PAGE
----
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Alienable

From lawbrain.com

The character of property that makes it capable of sale or transfer.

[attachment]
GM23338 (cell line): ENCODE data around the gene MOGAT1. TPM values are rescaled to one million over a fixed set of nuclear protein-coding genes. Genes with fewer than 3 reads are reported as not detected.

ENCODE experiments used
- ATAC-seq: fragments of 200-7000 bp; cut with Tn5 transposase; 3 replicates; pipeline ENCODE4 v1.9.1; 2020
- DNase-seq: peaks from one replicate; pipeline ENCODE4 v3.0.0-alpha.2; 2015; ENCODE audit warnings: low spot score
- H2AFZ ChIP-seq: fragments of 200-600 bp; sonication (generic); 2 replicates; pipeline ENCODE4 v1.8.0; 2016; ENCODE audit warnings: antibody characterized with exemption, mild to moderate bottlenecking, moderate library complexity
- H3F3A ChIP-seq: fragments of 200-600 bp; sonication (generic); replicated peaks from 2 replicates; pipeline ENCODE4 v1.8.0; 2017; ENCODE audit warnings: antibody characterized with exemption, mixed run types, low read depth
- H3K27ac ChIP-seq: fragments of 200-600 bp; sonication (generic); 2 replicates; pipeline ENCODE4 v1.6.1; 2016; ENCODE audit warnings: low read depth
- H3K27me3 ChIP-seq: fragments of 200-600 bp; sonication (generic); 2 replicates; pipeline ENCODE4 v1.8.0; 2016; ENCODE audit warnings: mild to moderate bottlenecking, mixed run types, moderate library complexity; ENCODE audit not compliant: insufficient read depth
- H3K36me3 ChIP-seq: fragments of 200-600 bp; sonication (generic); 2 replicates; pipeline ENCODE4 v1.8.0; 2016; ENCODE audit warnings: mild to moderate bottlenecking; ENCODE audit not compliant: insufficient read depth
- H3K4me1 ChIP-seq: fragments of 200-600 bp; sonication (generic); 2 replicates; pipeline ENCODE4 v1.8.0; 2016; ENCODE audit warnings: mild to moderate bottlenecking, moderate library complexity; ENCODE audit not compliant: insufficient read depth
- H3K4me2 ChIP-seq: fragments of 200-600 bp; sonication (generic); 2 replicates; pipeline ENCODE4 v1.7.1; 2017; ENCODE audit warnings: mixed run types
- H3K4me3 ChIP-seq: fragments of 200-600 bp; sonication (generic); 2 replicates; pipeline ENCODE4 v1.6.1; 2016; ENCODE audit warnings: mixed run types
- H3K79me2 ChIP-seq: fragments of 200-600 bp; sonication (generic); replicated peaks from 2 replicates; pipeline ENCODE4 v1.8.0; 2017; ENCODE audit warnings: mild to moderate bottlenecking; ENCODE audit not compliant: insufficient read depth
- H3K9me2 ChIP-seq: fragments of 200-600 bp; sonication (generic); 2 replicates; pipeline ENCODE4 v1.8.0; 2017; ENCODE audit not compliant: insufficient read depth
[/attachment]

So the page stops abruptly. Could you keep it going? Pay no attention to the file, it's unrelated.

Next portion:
Absent a restriction in the owner's right, interests in real property and tangible personal property are generally freely and fully alienable by their nature. Likewise, many types of intangible personal property, such as a patent or trademark, are alienable forms of property. By comparison, constitutional rights of life, liberty, and property are not transferable and, thus, are termed inalienable. Similarly, certain forms of property, such as employee security benefits, are typically not subject to transfer on the part of the owner and are inalienable forms of property.

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